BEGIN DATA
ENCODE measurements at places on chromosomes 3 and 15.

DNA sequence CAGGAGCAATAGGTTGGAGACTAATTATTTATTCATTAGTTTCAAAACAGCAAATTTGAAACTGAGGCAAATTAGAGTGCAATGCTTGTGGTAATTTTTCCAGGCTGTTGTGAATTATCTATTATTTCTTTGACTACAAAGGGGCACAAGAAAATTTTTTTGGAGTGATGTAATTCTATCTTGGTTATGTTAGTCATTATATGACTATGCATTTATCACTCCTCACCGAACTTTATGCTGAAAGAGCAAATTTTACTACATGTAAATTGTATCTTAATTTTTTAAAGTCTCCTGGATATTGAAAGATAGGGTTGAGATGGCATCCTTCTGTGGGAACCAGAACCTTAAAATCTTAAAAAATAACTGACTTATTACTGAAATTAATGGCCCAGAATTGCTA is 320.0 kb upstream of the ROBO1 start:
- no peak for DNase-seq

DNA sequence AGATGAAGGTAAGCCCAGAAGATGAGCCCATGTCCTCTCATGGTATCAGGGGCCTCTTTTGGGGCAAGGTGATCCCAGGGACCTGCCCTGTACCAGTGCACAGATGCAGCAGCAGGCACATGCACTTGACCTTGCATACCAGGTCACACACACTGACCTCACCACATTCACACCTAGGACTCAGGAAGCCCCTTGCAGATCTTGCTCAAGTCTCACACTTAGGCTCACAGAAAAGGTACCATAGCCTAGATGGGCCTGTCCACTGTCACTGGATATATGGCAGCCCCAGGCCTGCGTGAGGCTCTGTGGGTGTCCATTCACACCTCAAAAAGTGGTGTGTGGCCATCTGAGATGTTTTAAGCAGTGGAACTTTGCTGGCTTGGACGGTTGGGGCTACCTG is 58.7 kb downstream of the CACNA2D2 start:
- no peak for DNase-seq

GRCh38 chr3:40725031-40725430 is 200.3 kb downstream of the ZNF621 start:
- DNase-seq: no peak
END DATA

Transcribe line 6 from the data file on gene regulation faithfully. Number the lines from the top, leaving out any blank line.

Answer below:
GRCh38 chr3:40725031-40725430 is 200.3 kb downstream of the ZNF621 start: